Abstract TP176: Risk Perception in a Multi-ethnic Cohort of Stroke Survivors

    loading  Checking for direct PDF access through Ovid


Introduction: Accurate risk perception is critical for secondary prevention of stroke. Few studies have focused on perceived risk of a recurrent stroke among stroke survivors in a diverse population.Methods: The Discharge Educational Strategies for Reduction of Vascular Events (DESERVE) trial tested the efficacy of a skill-based intervention on blood pressure reduction among stoke/TIA patients. Using baseline data from DESERVE, the relationship between patient demographics, health beliefs and risk perception was assessed. Risk perception was evaluated by the participant’s perception of their risk of having a stroke in the next 10 years using a scale of 0-10 (with 0 being extremely unlikely and 10 being extremely likely), which was then re-categorized into three levels of risk perception: underestimate (<2), accurate (2-4) and overestimate (>4). Risk perception of having a cold within the next 10 years was also collected as a comparison measure. Differences in risk perception across race-ethnic groups were assessed using Chi-squared tests.Results: At baseline, 552 stroke/TIA patients were recruited for DESERVE (29.4% white, 35.6% black, 35.0% Hispanic). Overall, 53.4% of patients overestimated their risk; 30.7% underestimated their risk; and only 15.9% accurately perceived their risk of a recurrent stroke. Accurate risk perception for a second stroke was significantly lower than for a cold (15.9% vs. 35.2%, p=0.002). Hispanics were more likely to overestimate their stroke risk compared to non-Hispanics (59.6% vs. 50.2%, p=0.031). Additionally, people who agreed vs. disagreed with the statement “I worry about having a stroke,” were much more likely to overestimate their risk of a recurrent stroke (61.1% vs. 38.6%, p=0.000).Conclusion: In this sample of mild stroke/TIA patients, only 15.9% accurately perceived their risk of recurrent stroke. Overestimation of risk was more common among Hispanics than non-Hispanics, which might be explained by the health belief of “fatalism” in Hispanic culture. Future interventions should focus on improving stroke risk perception, especially among Hispanics.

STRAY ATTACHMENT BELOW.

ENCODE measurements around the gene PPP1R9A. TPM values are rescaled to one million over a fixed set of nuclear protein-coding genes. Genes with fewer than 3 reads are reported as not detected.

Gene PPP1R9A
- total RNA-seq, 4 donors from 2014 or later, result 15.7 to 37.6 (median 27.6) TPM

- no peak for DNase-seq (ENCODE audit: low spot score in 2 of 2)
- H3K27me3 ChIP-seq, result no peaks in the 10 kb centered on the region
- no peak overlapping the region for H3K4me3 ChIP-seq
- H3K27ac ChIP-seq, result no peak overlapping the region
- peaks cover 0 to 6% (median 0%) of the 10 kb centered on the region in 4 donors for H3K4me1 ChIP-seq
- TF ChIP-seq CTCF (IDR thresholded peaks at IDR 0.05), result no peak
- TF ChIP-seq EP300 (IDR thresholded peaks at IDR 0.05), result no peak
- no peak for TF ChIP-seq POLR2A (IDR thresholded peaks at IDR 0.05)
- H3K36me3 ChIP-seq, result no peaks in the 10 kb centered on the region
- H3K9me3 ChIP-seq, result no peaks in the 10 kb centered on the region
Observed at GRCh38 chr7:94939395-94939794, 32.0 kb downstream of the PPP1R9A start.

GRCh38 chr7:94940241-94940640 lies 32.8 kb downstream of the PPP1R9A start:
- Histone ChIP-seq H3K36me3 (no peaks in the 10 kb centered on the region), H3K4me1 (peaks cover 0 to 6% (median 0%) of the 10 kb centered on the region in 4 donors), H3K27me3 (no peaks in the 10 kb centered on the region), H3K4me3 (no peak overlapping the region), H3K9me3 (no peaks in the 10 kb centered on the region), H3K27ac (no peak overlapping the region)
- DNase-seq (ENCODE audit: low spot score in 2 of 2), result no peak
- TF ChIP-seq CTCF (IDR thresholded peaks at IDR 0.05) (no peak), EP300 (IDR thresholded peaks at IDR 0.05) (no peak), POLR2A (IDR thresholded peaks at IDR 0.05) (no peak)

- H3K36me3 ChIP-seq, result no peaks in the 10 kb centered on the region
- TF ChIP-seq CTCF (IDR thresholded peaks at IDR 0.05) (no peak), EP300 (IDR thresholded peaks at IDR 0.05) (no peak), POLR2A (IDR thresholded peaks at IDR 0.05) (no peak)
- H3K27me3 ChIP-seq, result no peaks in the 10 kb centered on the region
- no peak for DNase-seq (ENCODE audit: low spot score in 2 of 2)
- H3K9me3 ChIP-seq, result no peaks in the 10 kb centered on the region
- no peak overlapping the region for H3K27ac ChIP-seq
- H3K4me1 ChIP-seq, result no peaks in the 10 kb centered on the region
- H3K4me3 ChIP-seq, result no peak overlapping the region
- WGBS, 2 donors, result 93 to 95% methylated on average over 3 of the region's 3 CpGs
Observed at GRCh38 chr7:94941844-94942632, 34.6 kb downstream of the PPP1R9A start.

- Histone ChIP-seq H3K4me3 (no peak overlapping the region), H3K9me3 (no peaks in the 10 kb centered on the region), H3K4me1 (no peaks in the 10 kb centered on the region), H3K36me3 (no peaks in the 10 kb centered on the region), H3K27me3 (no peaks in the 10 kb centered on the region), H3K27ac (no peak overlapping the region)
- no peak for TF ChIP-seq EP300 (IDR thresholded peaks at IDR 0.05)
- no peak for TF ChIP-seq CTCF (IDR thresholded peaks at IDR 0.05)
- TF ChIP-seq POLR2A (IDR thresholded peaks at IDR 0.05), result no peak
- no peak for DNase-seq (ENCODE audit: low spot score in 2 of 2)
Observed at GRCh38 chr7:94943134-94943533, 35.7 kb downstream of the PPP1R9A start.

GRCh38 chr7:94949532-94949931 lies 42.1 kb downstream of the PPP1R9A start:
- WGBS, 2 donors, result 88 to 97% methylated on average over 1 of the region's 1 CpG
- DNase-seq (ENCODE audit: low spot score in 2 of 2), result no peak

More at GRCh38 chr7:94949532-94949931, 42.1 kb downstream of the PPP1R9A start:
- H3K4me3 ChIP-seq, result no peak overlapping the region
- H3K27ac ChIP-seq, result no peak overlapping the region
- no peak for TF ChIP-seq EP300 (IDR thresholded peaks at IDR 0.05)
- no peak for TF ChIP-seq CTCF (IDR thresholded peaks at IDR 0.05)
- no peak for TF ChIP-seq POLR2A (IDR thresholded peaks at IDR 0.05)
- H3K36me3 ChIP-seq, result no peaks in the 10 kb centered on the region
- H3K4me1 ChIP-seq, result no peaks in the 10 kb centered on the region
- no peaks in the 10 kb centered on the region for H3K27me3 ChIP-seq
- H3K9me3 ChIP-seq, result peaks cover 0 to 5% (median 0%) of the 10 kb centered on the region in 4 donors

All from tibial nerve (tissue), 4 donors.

loading  Loading Related Articles